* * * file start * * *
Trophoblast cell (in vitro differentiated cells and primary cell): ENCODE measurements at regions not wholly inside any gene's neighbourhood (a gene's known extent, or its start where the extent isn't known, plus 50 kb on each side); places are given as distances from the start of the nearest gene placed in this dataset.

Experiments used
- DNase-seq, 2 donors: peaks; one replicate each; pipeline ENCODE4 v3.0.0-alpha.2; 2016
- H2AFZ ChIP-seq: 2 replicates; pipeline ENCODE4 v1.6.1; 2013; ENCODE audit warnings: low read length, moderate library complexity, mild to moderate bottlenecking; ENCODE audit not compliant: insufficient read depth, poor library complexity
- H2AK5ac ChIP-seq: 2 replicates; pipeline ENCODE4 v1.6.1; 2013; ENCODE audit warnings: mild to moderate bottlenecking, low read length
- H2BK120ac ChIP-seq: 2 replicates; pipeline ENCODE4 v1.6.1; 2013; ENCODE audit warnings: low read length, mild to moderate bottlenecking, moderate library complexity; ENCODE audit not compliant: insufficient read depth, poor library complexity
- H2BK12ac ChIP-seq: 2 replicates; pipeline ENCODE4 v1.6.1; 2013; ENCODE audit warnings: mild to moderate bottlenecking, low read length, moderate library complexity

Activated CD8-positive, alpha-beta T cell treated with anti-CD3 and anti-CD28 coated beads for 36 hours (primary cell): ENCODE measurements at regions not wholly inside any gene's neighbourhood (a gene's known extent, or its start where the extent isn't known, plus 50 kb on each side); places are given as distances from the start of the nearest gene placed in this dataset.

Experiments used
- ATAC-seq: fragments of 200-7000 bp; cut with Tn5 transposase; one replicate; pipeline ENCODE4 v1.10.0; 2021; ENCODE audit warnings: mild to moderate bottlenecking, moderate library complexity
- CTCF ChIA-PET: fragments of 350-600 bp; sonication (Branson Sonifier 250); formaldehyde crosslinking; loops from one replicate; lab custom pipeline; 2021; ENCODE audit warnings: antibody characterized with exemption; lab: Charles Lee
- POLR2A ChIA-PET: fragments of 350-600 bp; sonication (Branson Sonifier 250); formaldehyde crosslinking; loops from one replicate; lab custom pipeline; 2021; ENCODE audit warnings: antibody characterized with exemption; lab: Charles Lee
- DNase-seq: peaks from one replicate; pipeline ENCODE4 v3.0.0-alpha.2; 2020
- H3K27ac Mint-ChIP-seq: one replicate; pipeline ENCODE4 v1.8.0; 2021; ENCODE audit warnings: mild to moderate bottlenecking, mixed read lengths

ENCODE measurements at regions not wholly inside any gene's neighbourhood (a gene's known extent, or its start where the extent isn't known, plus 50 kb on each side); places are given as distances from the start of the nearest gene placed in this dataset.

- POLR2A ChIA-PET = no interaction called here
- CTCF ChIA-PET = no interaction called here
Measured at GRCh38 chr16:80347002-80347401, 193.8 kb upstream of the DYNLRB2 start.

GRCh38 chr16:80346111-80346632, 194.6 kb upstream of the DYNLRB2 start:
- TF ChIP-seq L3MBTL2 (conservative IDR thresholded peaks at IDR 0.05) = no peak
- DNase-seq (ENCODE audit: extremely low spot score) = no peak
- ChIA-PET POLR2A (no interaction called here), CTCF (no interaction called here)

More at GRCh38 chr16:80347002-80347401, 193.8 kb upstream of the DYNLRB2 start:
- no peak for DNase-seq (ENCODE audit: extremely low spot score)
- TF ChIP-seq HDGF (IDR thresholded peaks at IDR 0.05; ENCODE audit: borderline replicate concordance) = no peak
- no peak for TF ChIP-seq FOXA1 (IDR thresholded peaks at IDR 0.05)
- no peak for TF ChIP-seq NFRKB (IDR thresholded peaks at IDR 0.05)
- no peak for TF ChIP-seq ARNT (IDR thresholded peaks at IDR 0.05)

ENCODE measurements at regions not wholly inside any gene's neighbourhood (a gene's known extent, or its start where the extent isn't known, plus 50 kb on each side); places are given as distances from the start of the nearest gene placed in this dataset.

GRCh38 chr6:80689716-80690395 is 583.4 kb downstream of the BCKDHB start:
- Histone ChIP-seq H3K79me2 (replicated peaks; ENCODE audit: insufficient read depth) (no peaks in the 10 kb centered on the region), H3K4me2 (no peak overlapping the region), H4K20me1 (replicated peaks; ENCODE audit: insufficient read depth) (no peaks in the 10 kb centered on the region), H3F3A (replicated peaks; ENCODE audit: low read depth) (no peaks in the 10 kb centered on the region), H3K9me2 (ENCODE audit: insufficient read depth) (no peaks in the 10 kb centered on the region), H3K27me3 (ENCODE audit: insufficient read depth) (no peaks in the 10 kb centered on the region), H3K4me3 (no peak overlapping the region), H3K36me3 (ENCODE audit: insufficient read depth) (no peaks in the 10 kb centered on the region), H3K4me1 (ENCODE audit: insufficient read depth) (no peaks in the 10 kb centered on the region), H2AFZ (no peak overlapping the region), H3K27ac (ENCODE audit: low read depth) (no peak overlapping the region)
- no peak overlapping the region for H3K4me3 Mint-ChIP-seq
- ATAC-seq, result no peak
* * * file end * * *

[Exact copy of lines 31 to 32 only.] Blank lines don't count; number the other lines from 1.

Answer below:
- Histone ChIP-seq H3K79me2 (replicated peaks; ENCODE audit: insufficient read depth) (no peaks in the 10 kb centered on the region), H3K4me2 (no peak overlapping the region), H4K20me1 (replicated peaks; ENCODE audit: insufficient read depth) (no peaks in the 10 kb centered on the region), H3F3A (replicated peaks; ENCODE audit: low read depth) (no peaks in the 10 kb centered on the region), H3K9me2 (ENCODE audit: insufficient read depth) (no peaks in the 10 kb centered on the region), H3K27me3 (ENCODE audit: insufficient read depth) (no peaks in the 10 kb centered on the region), H3K4me3 (no peak overlapping the region), H3K36me3 (ENCODE audit: insufficient read depth) (no peaks in the 10 kb centered on the region), H3K4me1 (ENCODE audit: insufficient read depth) (no peaks in the 10 kb centered on the region), H2AFZ (no peak overlapping the region), H3K27ac (ENCODE audit: low read depth) (no peak overlapping the region)
- no peak overlapping the region for H3K4me3 Mint-ChIP-seq